There are two ways you can go in betting. Either way can lead to success or disaster. As with most things in life, much depends on you. If you make the wrong decisions, nothing will save you.

So what are these two avenues in racing? One is to take the path that almost everyone else takes and that is to back the favourites, or the near-favourites, and accept the fact that unless you are blindingly creative in your staking you are going to take a loss on the gambling dollar of around 9 cents at least.

The second avenue, and one which is becoming more and more appealing, is to bet against the crowd. This is a tack that we discussed in last month's article 'Beating The Crowd' in which I brought you the views of The Optimist, Alan Potts and Andy Beyer.

This month, it's the turn of the American expert Mark Cramer, author of best-selling books like Kinky Handicapping and Kinkier Handicapping, plus British experts Che Van der Wheil and Nick Mordin.

Each has firm views on how to bet. Cramer makes a lifestyle, and a healthy living, from what he likes to call 'guerrilla handicapping' adopting unusual handicapping methods to find longshot winners. One of his favourite expressions is that 'the kinky shall inherit the turf'.

Most bettors, he says in Kinkier Handicapping, still stick to handicapping methodologies that are derived from mainstream thought processes and conformist mentalities. In other words, they choose these conventional methods in a mainly tote system that penalises 'straight' thought and rewards non-conformism.

Cramer looks for patterns that everyone else ignores. How does a particular trainer go with first-up runners at a certain track? Which horses are bred for handling wet tracks? Which horses are overachievers in that they consistently turn in big runs when unfancied in the betting? How can you identify a certain type of horse that gives you the best odds? And so on.

To put it simply, Cramer looks for the angles that few others think about or care about. He is happiest when his money is on the horse that most others believe cannot win.

In Kinkier Handicapping, he features the stories of a handful of US punters who have the same oddball approach as he does.

Cramer admires these bettors. He describes them as being 'in love with calculated risk' and he adds: "In this age of celebrities, these horseplayers should be heroes in the media, for having achieved the impossible dream.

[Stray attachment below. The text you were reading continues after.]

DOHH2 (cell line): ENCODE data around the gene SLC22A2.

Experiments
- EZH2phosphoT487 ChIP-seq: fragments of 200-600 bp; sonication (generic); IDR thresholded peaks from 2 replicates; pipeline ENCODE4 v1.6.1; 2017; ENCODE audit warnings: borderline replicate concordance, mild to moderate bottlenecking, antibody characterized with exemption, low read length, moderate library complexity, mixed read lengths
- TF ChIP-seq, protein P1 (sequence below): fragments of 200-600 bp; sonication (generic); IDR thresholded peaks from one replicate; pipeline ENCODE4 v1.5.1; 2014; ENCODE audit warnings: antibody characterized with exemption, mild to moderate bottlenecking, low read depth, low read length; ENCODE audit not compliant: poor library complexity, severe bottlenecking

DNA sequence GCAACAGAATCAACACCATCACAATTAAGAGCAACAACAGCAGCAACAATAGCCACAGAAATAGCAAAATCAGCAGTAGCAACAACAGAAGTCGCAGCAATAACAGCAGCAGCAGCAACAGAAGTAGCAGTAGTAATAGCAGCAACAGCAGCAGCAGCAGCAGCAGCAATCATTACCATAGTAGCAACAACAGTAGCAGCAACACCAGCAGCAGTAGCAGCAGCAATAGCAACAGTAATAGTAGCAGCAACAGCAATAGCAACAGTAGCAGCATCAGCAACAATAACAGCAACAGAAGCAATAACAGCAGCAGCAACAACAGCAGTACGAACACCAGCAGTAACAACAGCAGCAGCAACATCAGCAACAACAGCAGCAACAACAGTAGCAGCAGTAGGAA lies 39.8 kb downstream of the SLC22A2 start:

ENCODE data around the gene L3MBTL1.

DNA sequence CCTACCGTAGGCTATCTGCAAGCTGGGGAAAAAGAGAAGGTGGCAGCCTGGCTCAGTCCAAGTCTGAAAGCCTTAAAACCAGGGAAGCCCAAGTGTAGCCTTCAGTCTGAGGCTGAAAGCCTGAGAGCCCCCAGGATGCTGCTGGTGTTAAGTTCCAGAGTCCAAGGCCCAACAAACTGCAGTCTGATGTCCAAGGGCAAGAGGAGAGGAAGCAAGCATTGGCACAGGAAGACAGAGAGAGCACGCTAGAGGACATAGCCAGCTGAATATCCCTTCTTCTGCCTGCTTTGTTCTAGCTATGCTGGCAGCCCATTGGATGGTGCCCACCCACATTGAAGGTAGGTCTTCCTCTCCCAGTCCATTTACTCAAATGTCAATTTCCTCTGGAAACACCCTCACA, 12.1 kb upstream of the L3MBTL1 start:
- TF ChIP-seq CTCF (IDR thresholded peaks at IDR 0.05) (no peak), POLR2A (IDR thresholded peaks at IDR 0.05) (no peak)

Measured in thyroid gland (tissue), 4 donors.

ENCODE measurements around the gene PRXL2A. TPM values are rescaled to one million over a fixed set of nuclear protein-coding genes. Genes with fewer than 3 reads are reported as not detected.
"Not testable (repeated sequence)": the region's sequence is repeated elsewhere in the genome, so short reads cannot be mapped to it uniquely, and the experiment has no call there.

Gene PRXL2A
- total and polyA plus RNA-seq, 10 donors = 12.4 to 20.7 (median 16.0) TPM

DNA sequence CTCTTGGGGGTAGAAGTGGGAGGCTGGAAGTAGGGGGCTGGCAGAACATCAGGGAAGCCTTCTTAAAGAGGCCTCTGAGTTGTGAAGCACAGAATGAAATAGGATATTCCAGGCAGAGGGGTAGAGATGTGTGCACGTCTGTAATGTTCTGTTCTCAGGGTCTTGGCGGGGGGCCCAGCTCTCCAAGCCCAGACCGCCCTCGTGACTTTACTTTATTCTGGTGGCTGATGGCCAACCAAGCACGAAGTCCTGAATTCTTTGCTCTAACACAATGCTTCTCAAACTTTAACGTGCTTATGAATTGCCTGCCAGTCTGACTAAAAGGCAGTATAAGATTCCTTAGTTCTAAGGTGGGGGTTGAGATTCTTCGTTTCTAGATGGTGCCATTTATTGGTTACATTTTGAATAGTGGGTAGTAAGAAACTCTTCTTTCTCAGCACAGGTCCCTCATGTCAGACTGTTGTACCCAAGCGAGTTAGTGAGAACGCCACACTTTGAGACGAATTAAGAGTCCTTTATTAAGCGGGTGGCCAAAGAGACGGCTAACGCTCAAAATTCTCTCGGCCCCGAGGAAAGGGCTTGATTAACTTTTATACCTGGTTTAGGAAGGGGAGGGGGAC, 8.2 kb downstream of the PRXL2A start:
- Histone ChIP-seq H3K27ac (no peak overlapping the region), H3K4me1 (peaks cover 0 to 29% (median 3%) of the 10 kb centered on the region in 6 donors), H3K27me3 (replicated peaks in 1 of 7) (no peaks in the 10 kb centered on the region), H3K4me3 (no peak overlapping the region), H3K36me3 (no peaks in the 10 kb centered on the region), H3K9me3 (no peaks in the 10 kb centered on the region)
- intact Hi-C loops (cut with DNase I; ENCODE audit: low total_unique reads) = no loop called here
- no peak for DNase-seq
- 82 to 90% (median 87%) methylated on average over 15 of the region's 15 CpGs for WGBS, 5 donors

"But our cultural mind conditioners do not conceive that a bettor who beats a virtually impossible game deserves more recognition than a guy who buys real estate a la Donald Trump, or an appointed cabinet economist who engages in a guessing game and gets paid, right or wrong. Pros at the races get paid only when they are right."

The lesson to be learned from what Mark Cramer has to say is that if you, the punter, desire to win over a lengthy period you need to find a different path to that of all your fellow punters. Stay in the same lifeboat, and eventually you sink.

While Cramer looks for the oddball 'guerrilla warfare' tactics, Britain's Che Van der Wheil adopts a more rigidly conservative approach. Not for him any wild theories, or desperate searching out of patterns. His belief is that the game needs to be kept simple.

The VDW approach, according to his biographer Tony Peach, is "a method, not a system, which produces a numerical evaluation of the odds based on relevant factors, thereby creating a picture from which it is possible to determine if there is a winner in the race and not OF the race."

VDW says that a significant percentage of races are won by form horses and this percentage can be greatly increased by being 'selective'. Backing anything but a form horse, he claims, is bucking the odds.

"Good consistent form is what is required to produce results which provide for long-term profit and this must be balanced with the other factors in the equation: Consistent form + ability + capability + probability + hard work equals winners," says VDW in Peach's booklet Betting The VDW Way.

VDW's actual approach basically calls for a balancing of the various factors and evaluating completely devoid of sentiment.

Nick Mordin, one of Britain's speed-ratings gurus, admits that he only discovered how to bet properly in more recent years. Before that he was picking plenty of winners but betting them poorly. He thought it was all a game of just picking winners and backing them to win. What he forgot was the value element.

"I was far more concerned with being able to brag about the winners I had given than I was about showing a profit," Nick writes in his best-seller Betting For A Living. "I hated the prospect of picking 10 or 20 long-priced losers in a row, even if this meant I would be able to boast about being the most profitable tipster in the country at the end of the month."

In short, then, Nick came to the realisation - as Mark Cramer did that the way to win more involves backing a greater percentage of losers! To become a winner, he says, you must accept losing on a scale you might presently find unacceptable.

"This is a great lesson you too must learn, if you genuinely want to win money at horse racing," he writes. "You must stop looking for winners and start looking for value."

VDW, again more conservative, stresses his belief that the first step in winning at racing is possessing the right temperament.

He says: "The temperament of a successful punter demands that he sees things as they are, and to evaluate everything with cold, unemotional logic. There is no room for impulsiveness, no room for fads or fancies, no room for high elation with success or sickening gut feelings when things go wrong.

"You ... must proceed in a methodical manner, fully researched and governed by logic. Every thought and move must be positive. Learn to have confidence in your own ability."

Mark Cramer would, at least, agree with VDW's final point but not necessarily with the others. His philosophy is that of a guerrilla engaged in warfare. He strikes and then heads for the hills before emerging to have another strike. Some strikes are successful, others are failures.